At the start of June, I began looking for a quote or an image that we could use to celebrate Pride on Take Root Therapy’s Instagram account. I wanted to find something meaningful and something that would speak to the many components of Pride, including intersectionality in the LGBTQIA+ community. I had a hard time finding something that was just right, but I realized that there were images celebrating Pride all around me. Almost every storefront had a rainbow flag in the window or images of queer couples embracing… even my meal delivery service included an image of fruits and vegetables sorted by color with text that says, “Celebrate the Rainbow.”
While a part of me wonders about these companies’ motivations in their advertising (Are they really allies to the LGBTQIA+ community? Or are we a demographic they’d like to capture for their business?), it feels good to see so many queer images around us during Pride month. The celebratory photographs, advertisements, and flags encourage folks to embrace different parts of themselves.
We know that this type of representation is important. Research shows that when we don’t see ourselves represented in media, it negatively impacts our sense of self. It makes us assume that, since we’re not important enough to be depicted in media, we don’t count, and worse yet, that we are less than and that there’s something wrong with us.
And how does it feel when we are represented (and represented well)? When we see ourselves in media, it affirms our sense of identity and self-worth! It also allows other people outside of underrepresented communities to understand and grasp more about who frequently “othered” people are. This means that there’s a spike in mental wellness for queer folks during Pride month: that’s when we feel the most seen.
Representation is a victory. The first time I ever saw two women holding hands and kissing was at my first concert, Lilith Fair, when I was 12 years old. I remember being in awe of the women I saw, and recognizing myself in them. Although it took me a few more years to embrace my own identity as a bisexual woman, I remember that experience being instrumental in the process. It was validating to have at least one image to identify with, and I only wish that I had been exposed to all the images that I see now, back when I was an insecure teenager.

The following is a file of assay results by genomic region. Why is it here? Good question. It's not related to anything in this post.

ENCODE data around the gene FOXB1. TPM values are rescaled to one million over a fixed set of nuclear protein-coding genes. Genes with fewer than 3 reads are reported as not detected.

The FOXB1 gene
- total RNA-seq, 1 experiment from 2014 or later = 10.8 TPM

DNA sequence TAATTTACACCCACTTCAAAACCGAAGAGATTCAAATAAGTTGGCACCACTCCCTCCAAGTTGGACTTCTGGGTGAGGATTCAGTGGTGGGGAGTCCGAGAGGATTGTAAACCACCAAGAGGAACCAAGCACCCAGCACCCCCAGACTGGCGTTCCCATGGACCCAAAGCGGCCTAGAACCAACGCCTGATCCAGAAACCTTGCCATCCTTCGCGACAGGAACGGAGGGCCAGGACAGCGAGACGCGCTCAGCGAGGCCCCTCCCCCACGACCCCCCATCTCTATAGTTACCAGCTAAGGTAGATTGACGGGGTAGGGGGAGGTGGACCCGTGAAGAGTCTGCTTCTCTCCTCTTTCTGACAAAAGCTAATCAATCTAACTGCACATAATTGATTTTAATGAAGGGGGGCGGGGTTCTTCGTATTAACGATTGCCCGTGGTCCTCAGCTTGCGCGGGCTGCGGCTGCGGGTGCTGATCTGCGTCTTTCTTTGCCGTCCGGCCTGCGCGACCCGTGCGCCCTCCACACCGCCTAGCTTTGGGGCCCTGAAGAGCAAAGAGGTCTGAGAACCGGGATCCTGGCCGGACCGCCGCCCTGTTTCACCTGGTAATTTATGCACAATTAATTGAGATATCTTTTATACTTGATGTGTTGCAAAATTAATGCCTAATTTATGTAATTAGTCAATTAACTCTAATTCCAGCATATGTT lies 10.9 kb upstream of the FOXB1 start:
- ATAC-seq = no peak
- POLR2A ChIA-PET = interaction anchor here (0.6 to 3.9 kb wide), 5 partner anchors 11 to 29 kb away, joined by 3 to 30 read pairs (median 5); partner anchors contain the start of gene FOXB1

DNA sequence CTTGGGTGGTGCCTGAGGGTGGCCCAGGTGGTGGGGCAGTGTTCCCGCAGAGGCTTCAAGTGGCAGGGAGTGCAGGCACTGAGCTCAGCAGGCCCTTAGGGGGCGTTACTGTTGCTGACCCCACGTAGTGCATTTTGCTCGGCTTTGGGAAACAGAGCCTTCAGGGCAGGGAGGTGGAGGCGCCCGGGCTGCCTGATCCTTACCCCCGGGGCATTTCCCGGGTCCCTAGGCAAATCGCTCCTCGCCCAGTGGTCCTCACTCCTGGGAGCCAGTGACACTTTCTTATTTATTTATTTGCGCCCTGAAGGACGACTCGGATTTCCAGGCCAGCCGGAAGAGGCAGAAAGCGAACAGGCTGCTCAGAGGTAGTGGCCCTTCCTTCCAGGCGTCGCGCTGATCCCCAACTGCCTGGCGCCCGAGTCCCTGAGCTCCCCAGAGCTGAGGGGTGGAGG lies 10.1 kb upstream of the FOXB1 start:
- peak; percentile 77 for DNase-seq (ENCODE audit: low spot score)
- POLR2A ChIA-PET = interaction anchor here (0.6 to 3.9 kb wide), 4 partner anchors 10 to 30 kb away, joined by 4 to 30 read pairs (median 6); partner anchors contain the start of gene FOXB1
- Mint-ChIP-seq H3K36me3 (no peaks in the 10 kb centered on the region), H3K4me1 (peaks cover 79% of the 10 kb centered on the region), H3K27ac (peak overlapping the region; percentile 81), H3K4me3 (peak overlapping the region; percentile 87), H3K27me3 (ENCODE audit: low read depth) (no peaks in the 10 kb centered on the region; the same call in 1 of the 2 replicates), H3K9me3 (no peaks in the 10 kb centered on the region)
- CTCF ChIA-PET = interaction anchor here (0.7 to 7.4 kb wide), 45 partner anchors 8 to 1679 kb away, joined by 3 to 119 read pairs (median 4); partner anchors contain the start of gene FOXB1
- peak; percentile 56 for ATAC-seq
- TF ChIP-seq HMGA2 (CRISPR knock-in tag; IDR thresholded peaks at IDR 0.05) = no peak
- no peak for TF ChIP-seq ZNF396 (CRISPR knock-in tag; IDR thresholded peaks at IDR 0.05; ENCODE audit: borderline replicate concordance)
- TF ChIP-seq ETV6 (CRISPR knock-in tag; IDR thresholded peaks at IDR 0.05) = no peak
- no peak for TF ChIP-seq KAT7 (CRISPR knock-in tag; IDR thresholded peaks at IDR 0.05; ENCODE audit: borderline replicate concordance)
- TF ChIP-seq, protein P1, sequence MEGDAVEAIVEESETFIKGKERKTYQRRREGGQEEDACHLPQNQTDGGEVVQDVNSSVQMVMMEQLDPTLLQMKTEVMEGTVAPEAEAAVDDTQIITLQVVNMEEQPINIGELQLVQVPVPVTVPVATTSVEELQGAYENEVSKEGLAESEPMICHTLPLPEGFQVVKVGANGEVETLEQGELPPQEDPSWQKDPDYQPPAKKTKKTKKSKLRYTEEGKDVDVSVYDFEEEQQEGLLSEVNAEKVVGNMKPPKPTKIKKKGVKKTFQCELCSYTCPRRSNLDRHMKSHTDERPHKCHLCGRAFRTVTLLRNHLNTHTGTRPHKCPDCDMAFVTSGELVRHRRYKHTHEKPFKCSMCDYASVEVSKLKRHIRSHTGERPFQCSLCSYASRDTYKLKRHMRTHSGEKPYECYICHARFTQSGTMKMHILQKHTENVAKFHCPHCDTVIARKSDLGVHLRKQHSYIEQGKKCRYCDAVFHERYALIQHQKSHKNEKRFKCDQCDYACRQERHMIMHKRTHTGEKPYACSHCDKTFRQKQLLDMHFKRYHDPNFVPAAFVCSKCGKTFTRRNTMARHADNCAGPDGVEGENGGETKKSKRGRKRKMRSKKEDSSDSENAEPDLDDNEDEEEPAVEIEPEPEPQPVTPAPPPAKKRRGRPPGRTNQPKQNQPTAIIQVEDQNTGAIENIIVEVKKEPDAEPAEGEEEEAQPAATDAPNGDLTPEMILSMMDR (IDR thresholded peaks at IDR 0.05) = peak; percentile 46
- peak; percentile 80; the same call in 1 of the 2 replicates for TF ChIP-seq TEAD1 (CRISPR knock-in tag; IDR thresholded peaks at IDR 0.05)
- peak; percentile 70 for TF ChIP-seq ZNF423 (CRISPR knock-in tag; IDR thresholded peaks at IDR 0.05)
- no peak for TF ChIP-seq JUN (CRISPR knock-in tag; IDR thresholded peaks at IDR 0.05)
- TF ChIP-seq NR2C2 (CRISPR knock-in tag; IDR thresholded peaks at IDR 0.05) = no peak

An increase in representation during Pride month helps us feel valid and seen, and affirms our self-worth. But I have to wonder, what about the other 11 months of the year? The LGBTQIA+ community and other marginalized communities would benefit from, and deserve, more widespread representation year-round, not just during Pride. Our society and the media still have a lot of work to do.
In the meantime, we are conscious of the potential positive impacts of representation, including the impact on mental health. Are there parts of you that you don’t see represented in mainstream media? Can you imagine how you could benefit if you were to see reflections of these parts in store windows and in magazines daily, and not just on rare occasions?
We can certainly do our best to influence the media to continue to celebrate more diverse voices and images. In the meantime, I wonder what else we can do to increase representation in our daily lives to support those parts of us that are not acknowledged in the mainstream media. I encourage clients from diverse cultural backgrounds to create their own celebratory “magazines,” that include images that empower and promote self-love.
Taken further, I encourage clients (and myself) to be more intentional about the media we consume. Intentionally consuming TV shows, books, movies, and images that reflect different sides of us, and that make us feel good, can make a significant difference. Doing this may take us one step forward towards feeling pride every day.